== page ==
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Royal Commission On Environmental Pollution

The Environmental Effects Of Civil Aircraft In Flight…

In a Special Report launched today, the Royal Commission on Environmental Pollution expresses deep concern about the global impacts of the rapid growth in air travel. Air transport operates globally and its impacts on the atmosphere, particularly those that could result in climate change, could have worldwide consequences.The Chairman, Sir Tom Blundell said:Emissions from aircraft are likely to be a major contributor to global warming if the present increase in air traffic continues unabated. The government shows little sign of having recognised that action to reduce the impacts of air transport is just as important as action in other sectors contributing to climate change. The problems are challenging but it is imperative that environmental priorities are not simply sidelined as being too difficult. If no limiting action is taken, the rapid growth in air transport will proceed in fundamental contradiction to the government`s stated goal of sustainable development. Short-haul passenger flights, such as UK domestic and European journeys, make a disproportionately large contribution to the global environmental impacts of air transport and these impacts are very much larger than those from rail transport over the same point-to-point journey A shift away from the use of air transport over such distances could reap considerable environmental benefits as well as relieving pressure on major airports. Rail transport is demonstrably more sustainable than air transport. The fact that rail transport cannot compete at present, at least in the UK, is a consequence of several factors, but these certainly include a failure to invest in a rail infrastructure and a failure to reflect environmental externalities in the cost of air transport. Instead of encouraging airport expansion and proliferation, it is essential that the government should divert resources into encouraging and facilitating a modal shift from air to high-speed rail for internal UK travel and some intra European journeys.The Royal Commission notes the ambitious targets for technological improvement - such as new airframe and engine designs and alternative fuels - and considers the potential for such developments to mitigate environmental effects. However, the Report concludes that the projected increase in demand will easily outstrip any such technological developments for several decades. The Royal Commission expresses disappointment that international aviation emissions were left out of the Kyoto Protocol and recommends they are included in the emissions trading scheme envisaged as one of the Kyoto Protocol`s implementing mechanisms. In the meantime a charge on aircraft movements to reflect environmental impacts would send an important signal to travellers about the environmental implications of flying, and the revenue generated should be used to develop more environmentally benign transport modes.The continued growth in airfreight is also a major concern. It is so muchmore environmentally damaging than other freight transport modes that itmust be reserved for very high value, and usually perishable, goods. TheRoyal Commission argues that any proposal to expand airfreight movementsmust be examined with particular care. The Chairman said in summing up:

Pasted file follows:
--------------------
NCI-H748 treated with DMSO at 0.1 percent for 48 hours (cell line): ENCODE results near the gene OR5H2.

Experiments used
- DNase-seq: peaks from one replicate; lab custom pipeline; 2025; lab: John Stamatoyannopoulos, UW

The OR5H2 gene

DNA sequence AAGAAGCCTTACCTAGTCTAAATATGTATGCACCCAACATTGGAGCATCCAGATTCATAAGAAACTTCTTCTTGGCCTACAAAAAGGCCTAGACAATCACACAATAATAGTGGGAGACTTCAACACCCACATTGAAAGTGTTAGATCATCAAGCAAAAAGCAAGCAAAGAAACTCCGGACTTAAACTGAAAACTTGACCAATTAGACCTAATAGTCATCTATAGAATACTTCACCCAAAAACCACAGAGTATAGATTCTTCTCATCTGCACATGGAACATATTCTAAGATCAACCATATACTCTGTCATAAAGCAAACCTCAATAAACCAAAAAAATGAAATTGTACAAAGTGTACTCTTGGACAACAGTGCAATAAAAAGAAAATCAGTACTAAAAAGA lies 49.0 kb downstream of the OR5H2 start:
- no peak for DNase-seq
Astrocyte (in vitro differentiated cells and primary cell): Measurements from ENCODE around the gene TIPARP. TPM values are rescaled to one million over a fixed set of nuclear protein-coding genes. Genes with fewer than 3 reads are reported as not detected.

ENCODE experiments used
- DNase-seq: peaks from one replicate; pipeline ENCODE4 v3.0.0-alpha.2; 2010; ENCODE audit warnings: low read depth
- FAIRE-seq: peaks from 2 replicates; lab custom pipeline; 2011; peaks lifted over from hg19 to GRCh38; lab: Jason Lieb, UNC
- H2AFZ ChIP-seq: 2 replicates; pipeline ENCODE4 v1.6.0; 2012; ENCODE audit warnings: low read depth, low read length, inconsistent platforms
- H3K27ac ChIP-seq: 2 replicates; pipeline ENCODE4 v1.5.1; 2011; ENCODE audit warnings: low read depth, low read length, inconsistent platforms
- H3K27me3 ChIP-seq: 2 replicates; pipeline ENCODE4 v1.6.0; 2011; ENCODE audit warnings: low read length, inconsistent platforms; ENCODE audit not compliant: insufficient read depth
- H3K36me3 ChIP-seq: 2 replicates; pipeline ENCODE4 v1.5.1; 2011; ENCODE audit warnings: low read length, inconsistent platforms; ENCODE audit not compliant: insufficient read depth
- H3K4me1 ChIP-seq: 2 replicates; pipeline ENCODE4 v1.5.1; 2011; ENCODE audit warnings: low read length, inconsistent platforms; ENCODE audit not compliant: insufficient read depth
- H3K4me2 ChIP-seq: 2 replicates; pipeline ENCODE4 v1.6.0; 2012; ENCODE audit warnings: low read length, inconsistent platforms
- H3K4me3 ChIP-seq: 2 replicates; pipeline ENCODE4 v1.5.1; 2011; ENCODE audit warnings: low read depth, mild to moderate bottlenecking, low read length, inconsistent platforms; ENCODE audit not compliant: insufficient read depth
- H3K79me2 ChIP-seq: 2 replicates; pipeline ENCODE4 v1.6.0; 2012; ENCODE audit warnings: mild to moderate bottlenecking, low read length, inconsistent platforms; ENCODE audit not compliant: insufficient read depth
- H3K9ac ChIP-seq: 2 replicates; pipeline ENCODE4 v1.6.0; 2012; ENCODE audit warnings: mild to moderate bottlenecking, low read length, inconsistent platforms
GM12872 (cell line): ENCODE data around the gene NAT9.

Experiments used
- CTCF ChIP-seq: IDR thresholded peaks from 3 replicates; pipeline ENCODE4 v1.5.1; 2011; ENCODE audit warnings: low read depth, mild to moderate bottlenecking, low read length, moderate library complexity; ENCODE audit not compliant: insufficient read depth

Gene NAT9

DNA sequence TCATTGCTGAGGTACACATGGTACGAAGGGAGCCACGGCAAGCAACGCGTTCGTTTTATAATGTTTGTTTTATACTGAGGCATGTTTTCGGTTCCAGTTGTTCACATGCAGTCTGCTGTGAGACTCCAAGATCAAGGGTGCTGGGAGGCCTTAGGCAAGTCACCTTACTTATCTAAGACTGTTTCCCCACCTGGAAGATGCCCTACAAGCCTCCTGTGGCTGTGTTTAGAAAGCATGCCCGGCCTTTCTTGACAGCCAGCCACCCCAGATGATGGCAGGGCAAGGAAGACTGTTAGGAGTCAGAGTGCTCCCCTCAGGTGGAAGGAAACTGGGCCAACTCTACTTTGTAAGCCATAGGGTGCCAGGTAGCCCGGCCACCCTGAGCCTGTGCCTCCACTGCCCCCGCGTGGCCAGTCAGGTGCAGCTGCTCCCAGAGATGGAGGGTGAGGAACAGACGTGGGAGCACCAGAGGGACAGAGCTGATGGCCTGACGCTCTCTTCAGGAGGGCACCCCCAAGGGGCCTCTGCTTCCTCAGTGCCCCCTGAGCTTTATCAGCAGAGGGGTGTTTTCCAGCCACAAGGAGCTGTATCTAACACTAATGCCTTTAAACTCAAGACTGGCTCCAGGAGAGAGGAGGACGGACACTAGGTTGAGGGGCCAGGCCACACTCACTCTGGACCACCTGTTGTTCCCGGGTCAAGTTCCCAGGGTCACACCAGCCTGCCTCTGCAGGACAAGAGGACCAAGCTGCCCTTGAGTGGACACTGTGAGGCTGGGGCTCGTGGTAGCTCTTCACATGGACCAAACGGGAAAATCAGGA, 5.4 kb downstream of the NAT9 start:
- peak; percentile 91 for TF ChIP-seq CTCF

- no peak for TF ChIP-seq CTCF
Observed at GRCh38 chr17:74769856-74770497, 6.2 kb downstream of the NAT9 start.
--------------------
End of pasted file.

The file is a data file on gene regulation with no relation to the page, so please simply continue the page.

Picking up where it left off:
With respect to the expansion of airports across the country, the government has said that `doing nothing is not an option`. This may be so, but it does not mean that the only option is airport expansion. Emphasis should shift towards providing reliable, efficient and more sustainable alternatives to air flight. We urge the government to seize the opportunity presented by its forthcoming White Paper to implement our recommendations at the domestic level, and to argue for their adoption by the EU, and globally, where necessary and appropriate.The Sustainable Development Commission (SDC) has prepared its own response to the consultation on air transport policy. In it, the SDC argues for a much wider-ranging public debate on the objectives of a sustainable policy for aviation and airport development. SDC member Charles Secrett presented the response at the same press conference as the Royal Commission`s Report.

4th July 2014